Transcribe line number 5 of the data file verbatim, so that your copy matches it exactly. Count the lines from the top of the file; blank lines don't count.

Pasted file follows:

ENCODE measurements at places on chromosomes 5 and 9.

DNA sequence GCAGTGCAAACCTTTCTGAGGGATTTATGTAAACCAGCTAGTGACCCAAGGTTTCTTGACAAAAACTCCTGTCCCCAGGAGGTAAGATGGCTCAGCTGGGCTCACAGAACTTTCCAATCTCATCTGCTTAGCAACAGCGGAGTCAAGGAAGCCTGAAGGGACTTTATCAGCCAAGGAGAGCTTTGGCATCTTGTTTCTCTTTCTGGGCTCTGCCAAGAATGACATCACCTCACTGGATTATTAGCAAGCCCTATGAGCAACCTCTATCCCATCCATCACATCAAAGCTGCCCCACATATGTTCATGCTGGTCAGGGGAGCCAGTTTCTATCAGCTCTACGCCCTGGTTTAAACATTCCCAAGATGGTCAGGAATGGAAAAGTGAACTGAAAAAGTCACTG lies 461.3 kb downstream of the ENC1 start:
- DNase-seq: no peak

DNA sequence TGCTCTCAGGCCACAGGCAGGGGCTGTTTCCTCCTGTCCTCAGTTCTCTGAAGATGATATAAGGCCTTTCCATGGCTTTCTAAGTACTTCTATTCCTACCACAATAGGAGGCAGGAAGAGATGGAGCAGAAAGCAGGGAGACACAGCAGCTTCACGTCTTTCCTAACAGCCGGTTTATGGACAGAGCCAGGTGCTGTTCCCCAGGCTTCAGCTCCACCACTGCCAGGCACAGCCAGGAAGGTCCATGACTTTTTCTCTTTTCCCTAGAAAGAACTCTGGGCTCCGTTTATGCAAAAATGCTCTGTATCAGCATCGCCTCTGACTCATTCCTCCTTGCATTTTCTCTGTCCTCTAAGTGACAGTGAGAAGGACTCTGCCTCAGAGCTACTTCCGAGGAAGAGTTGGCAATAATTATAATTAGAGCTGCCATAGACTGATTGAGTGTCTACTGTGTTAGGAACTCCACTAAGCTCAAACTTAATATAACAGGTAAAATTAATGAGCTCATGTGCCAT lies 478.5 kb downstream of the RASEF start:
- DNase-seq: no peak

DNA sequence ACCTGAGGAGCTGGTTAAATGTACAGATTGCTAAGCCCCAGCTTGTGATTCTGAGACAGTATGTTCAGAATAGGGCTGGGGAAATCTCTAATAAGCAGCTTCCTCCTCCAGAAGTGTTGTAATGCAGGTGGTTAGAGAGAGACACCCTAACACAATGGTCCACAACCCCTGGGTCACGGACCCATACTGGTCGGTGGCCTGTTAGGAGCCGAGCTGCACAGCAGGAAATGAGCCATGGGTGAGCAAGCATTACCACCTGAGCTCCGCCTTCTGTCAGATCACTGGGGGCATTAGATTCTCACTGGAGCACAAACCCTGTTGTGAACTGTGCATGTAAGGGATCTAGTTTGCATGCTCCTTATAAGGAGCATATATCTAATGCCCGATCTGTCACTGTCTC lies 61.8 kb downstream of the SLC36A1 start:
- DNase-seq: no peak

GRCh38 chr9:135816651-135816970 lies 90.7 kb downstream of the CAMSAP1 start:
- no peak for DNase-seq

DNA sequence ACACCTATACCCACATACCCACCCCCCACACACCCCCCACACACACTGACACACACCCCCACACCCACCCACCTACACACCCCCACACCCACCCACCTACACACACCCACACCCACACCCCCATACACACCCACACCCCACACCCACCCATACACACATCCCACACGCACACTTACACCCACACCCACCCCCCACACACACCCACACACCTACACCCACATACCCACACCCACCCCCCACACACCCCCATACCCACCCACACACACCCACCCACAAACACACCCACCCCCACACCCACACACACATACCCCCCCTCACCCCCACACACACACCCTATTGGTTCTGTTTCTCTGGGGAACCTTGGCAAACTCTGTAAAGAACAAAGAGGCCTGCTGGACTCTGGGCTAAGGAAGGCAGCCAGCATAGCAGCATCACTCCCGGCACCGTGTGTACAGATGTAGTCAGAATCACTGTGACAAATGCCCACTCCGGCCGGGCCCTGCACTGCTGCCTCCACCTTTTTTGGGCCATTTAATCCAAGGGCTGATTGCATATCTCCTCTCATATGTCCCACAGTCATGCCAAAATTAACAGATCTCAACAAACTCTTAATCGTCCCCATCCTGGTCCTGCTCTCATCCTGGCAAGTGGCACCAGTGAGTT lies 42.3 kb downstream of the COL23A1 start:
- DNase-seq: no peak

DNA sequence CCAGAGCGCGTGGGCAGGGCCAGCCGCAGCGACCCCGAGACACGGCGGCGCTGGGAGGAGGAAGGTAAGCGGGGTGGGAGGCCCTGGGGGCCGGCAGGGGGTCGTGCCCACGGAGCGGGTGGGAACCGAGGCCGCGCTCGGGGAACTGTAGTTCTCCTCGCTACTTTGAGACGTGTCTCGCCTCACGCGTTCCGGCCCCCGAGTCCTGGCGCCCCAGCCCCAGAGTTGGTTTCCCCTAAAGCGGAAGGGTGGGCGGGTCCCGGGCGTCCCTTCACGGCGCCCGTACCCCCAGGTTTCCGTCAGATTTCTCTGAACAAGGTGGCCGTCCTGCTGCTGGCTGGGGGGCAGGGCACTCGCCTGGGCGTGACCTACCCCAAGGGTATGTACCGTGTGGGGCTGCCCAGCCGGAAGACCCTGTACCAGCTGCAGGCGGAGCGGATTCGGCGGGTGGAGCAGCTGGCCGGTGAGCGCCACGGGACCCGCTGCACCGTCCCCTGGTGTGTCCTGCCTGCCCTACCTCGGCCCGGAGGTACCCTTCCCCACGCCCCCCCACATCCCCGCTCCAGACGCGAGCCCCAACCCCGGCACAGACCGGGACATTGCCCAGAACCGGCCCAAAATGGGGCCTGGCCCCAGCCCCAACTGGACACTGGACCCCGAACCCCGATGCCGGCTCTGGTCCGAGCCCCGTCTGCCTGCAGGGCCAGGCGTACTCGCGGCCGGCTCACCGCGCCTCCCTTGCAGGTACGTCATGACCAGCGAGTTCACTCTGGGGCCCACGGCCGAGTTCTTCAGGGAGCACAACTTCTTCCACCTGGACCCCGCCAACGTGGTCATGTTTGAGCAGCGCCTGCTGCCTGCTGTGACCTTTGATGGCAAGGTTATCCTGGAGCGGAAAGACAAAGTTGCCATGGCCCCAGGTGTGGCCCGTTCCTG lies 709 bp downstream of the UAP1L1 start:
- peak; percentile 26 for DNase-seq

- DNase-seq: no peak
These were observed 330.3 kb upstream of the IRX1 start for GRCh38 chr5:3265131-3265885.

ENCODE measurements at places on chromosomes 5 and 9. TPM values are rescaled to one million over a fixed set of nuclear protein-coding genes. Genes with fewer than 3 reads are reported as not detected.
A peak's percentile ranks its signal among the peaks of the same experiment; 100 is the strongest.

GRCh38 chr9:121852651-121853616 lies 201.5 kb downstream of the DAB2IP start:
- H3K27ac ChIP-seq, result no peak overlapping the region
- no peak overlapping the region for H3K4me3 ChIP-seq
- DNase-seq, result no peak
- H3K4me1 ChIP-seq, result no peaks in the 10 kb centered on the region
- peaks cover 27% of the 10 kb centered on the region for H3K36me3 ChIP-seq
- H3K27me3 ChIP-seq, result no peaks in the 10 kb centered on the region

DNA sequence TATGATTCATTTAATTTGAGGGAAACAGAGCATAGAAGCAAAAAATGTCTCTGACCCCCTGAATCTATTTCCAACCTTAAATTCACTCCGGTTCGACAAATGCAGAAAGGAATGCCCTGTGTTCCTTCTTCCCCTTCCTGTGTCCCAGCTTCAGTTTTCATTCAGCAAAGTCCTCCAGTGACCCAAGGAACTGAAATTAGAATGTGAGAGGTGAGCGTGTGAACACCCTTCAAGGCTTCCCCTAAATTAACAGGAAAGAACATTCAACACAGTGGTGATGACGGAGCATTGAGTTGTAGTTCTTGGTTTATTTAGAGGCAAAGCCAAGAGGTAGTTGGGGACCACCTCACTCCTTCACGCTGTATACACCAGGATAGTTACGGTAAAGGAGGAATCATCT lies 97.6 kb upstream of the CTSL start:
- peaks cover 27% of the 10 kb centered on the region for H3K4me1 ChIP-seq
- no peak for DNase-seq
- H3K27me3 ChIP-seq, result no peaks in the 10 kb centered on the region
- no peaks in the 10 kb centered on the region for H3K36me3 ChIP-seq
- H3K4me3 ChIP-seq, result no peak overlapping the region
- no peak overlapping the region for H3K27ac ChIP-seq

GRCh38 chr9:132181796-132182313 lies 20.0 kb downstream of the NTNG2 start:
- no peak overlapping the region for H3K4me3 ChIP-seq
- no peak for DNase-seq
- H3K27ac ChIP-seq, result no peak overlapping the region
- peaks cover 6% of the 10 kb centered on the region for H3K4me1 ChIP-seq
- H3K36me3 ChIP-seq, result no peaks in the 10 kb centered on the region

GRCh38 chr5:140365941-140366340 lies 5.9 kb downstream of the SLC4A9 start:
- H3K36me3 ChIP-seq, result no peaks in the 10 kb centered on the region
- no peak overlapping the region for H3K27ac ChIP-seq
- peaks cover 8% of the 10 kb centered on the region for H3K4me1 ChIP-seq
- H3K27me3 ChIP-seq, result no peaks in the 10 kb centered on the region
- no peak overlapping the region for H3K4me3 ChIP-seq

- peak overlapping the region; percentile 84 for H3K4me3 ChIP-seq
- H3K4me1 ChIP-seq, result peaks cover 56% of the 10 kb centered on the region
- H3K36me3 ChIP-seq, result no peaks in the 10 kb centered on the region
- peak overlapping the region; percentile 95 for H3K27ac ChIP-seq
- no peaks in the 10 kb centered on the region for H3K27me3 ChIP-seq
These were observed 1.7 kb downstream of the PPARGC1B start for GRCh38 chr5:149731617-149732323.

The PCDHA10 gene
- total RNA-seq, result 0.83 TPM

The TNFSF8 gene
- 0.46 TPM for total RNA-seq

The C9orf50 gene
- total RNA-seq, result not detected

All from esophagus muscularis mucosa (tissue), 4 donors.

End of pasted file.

- DNase-seq: no peak